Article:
Friday, May 27

Regulate technology | Opinion

Trump has hardly used the official Twitter account of the presidency, preferring to tweet from his personal profile.
Trump has hardly used the official Twitter account of the presidency, preferring to tweet from his personal profile.NurPhoto / Getty Images

The decision of Facebook and Twitter to veto Donald Trump’s accounts after the assault on the Capitol is a success that should be applauded. At the same time, this late reaction is the symbol of the disastrous management of digital platforms in terms of content control that intentionally destabilizes democracies. Subjected to a storm of criticism, the digital giants have gradually introduced some improvements. But these are totally insufficient, as the situation in the US shows. After spreading false news, hoaxes and polarizing messages bordering on hate speech without pause throughout his presidency, Trump used his social media accounts in recent weeks to convince his followers that in fact he has won the elections and a pro-communist conspiracy has stolen them.

The spread of lies and the incitement to subvert the official result has led to an assault on Congress. This is just the latest in a disturbing series of episodes that threaten democracies through social media.

Trump’s veto on Twitter was first for one day; on Friday night the account was permanently suspended. Facebook has decided to suspend its posts for two weeks, “until the peaceful transfer of power has been completed,” according to an announcement by founder and CEO Mark Zuckerberg. The mogul explained that they have allowed Trump to use the platform for years because “the public has the right to the widest possible access to political speech, even if it is controversial.”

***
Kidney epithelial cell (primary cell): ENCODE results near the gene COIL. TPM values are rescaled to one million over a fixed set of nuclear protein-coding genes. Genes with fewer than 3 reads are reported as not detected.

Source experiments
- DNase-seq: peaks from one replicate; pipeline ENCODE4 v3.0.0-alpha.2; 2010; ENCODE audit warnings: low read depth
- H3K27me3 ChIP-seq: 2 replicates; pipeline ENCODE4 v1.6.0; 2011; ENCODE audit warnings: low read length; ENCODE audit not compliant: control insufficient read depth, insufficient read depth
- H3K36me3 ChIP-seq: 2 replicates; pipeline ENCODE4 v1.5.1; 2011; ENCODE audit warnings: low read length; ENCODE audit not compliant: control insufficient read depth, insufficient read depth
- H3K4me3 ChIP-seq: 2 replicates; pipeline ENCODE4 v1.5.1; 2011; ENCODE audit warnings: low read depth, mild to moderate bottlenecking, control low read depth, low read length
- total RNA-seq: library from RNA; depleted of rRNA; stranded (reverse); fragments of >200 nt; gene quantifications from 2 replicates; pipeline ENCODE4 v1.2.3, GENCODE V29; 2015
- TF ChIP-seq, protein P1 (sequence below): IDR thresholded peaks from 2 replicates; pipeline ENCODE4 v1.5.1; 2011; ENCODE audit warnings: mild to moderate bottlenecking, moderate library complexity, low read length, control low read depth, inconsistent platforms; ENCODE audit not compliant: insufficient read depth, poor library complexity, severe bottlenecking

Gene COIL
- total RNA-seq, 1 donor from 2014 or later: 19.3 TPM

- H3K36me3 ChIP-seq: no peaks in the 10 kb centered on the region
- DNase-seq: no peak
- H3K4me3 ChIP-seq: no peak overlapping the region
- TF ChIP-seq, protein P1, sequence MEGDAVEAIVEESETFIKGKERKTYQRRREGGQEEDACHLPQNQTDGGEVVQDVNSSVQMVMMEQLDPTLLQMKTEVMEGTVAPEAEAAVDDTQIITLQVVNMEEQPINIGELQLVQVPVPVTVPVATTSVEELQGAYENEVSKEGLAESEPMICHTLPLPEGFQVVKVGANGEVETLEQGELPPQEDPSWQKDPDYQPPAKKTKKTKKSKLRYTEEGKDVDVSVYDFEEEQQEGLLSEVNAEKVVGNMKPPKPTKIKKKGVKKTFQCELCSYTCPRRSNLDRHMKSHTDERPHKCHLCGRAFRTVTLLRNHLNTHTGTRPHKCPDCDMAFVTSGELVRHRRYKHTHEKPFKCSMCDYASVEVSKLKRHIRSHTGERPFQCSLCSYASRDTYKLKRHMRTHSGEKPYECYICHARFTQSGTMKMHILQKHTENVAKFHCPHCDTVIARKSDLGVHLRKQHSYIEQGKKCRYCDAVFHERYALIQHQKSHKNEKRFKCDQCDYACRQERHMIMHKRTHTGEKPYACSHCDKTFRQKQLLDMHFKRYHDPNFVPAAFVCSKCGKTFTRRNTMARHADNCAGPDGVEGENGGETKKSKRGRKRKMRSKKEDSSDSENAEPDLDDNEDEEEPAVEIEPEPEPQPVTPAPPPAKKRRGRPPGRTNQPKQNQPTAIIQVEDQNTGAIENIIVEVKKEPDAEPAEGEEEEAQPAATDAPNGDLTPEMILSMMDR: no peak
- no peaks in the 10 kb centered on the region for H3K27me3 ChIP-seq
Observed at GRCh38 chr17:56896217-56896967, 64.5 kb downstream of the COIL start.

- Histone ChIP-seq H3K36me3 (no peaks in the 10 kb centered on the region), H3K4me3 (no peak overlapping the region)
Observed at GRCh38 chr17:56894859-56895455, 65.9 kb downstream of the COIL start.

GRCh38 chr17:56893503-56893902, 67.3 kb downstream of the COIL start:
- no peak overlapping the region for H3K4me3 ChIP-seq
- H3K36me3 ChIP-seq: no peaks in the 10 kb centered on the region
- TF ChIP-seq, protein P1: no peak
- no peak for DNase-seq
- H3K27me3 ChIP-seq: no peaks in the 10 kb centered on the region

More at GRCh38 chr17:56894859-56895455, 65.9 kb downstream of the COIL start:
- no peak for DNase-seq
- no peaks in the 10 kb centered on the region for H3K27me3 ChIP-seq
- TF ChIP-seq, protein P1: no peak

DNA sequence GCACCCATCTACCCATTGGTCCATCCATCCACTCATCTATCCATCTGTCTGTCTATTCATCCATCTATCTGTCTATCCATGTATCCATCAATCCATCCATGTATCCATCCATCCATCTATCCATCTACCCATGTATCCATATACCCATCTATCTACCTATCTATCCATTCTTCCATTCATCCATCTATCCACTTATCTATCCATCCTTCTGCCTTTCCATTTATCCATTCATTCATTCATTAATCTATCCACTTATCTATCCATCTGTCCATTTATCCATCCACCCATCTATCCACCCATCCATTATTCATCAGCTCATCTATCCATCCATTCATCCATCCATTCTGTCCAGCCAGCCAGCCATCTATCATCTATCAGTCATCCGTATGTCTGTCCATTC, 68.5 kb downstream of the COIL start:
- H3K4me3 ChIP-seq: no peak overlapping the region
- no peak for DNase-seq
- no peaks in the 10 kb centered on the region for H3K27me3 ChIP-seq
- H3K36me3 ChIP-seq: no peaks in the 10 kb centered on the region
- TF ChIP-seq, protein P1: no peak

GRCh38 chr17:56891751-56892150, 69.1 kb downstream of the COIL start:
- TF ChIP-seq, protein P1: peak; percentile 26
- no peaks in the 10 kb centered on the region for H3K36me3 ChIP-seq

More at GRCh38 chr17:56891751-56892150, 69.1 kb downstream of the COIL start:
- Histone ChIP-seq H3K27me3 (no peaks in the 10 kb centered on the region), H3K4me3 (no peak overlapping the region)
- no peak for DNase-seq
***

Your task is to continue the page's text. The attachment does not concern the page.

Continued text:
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Naturally, the control of content is a very delicate matter that concerns freedom of expression, which is precisely one of the pillars of democracy. For this reason, it is the public powers that must clearly and incisively mark the rules of the game for technology. The current legislative framework in the US is unsatisfactory. Section 230 of the Communications Decency Act 1996 exempts platforms from the rules that affect traditional media and substantially grants them self-regulatory power. This framework, thought a quarter of a century ago, must be reformed. The platforms have become giants with extraordinary power to shape the convictions of the citizens; They respond to an unavoidable revenue maximization logic. Politics must intervene to improve regulation, establish transparency and accountability mechanisms.

The EU has taken a step in this direction with a Commission proposal that doubles the demands on platforms to control the content they publish and transparency, with very high penalties. It is a step in the right direction. The resistance of the platforms will be strong. But it is necessary to reform and advance.

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